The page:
I'm getting my life in order to prepare for downsizing sometime early next year. It will be a relief to move to something small and more manageable. I'm leaning toward a condo or townhouse. I'm still working out the financial piece to pay for Jim's care at the nursing home. It's complicated and expensive, but I've got some very smart and caring people to help me with this process.

I am seeing a psychologist (Dr. M) once a week. I'm so glad that I decided to do this. It gives me the freedom to say what ever is on my mind in a warm, caring and supportive environment. I talk, and talk, and talk some more! This therapy allows me to say freely what I am thinking without worrying about judgement or acceptance. While the stress of being the frontline caregiver is gone, I know that the inevitable loss of Jim is going to be very hard on me. I'm grateful for the support from Dr. M to see me through this difficult time in my life.

It's funny the things that will cause me to become overwhelmed with emotion. Last night I was talking on the phone with my friend Julie. We started to talk about Thanksgiving, and suddenly the tears just started falling. I'm working through an internal conflict about what I will do for the holidays. My heart is saying that I can't imagine the holidays without  Jim. But then I need to work through the obligation of what someone else thinks I should do. My heart will win, thankfully, but hopefully without too much angst over others' expectations.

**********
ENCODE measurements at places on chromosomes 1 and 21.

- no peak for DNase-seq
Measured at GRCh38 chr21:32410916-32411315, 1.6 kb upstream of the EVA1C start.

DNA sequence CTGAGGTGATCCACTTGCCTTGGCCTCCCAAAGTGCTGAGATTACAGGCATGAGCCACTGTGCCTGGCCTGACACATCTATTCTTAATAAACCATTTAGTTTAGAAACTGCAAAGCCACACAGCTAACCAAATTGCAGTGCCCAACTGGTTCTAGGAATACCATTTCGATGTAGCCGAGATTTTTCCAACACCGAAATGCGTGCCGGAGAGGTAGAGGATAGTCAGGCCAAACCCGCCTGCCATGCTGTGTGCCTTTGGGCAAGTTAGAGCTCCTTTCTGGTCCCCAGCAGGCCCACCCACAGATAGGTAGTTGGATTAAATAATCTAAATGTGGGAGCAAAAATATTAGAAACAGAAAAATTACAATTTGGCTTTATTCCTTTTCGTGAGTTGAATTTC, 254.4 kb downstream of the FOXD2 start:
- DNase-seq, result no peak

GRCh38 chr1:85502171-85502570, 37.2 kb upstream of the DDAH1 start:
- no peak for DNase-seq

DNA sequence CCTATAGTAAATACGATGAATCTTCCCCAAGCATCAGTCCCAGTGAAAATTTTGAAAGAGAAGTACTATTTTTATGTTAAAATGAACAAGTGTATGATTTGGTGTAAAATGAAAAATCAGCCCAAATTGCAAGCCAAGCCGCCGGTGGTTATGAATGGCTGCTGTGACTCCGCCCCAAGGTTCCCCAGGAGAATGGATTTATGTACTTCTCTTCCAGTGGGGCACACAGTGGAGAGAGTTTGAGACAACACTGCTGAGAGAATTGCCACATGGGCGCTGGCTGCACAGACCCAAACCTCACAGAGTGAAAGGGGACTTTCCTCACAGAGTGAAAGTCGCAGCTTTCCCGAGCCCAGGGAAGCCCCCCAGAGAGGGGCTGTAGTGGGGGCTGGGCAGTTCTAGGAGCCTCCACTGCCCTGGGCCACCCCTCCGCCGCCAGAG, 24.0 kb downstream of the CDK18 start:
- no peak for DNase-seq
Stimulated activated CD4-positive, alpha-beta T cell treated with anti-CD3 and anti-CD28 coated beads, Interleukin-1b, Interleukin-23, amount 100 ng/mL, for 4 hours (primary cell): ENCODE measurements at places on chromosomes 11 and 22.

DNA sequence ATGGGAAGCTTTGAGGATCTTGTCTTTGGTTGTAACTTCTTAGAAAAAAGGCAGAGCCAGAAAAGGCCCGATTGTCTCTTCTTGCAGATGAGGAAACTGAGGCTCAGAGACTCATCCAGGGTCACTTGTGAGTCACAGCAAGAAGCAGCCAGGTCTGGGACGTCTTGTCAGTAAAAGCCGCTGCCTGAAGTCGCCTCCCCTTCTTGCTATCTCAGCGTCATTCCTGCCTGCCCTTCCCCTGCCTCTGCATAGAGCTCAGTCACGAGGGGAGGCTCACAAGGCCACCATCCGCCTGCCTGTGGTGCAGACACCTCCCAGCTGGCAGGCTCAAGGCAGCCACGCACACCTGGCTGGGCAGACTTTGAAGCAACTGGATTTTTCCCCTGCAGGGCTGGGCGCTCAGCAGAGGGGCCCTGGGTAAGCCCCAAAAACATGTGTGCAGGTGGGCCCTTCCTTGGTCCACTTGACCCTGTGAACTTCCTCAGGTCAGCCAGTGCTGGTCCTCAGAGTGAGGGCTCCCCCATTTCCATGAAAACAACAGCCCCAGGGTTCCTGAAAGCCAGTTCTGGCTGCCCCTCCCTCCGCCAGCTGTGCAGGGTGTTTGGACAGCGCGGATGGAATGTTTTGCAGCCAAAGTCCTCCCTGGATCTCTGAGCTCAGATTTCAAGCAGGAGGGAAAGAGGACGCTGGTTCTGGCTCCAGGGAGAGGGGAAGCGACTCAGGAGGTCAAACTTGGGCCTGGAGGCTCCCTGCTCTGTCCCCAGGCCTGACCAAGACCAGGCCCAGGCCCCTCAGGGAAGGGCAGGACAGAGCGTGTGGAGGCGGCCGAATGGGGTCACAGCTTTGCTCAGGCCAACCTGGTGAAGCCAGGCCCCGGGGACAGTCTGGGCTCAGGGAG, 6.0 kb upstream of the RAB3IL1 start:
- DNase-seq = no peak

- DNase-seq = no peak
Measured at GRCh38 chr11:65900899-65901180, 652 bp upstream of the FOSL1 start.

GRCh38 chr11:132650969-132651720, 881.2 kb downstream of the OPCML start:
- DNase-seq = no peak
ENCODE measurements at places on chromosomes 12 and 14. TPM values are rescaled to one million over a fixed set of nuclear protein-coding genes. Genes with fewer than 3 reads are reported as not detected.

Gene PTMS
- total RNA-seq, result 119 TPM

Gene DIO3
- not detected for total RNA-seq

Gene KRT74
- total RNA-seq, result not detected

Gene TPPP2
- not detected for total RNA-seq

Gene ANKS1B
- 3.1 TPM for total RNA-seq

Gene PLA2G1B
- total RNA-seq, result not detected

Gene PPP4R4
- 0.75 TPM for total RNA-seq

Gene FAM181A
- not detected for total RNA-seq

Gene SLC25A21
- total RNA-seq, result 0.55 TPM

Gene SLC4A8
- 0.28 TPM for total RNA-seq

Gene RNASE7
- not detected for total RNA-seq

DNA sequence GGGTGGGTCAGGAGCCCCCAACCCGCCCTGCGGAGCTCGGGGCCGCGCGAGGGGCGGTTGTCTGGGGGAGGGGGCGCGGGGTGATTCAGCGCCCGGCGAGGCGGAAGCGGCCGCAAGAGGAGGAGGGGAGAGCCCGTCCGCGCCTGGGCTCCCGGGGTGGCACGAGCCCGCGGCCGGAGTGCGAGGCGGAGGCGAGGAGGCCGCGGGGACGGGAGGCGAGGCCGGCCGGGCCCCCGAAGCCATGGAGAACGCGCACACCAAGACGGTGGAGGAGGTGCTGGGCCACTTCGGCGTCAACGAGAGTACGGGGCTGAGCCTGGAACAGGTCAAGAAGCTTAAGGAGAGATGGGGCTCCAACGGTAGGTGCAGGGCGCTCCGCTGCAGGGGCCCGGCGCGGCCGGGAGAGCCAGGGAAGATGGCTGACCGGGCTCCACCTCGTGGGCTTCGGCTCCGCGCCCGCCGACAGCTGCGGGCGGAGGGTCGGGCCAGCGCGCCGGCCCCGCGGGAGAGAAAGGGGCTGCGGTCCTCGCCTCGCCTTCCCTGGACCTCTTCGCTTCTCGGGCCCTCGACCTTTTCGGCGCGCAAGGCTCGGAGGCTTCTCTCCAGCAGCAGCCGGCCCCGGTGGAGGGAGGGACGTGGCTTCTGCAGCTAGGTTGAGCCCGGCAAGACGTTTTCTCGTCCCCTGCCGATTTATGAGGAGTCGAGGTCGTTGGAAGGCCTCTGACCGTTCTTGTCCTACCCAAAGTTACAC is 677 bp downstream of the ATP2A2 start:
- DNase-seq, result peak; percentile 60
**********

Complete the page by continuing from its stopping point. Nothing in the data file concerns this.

I'm not sure about the direction of my blog, or even if I should continue to post. I'm so grateful for the opportunity to write and have this wonderful group of friends visit me and respond with warmth and kindness. All of you helped me through the most difficult time in my life. For that I will always be grateful.




33 comments:

  1. I have been thinking of you often these past few weeks, wondering if everything is okay. You are very brave and I admire you greatly. Please continue blogging, letting us all know you are doing. I would miss not hearing from you, as I am sure many, many others would as well. Take care. Jean

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    1. Hi Jean. It is readers like you that make me feel so connected and so supported in this dementia journey.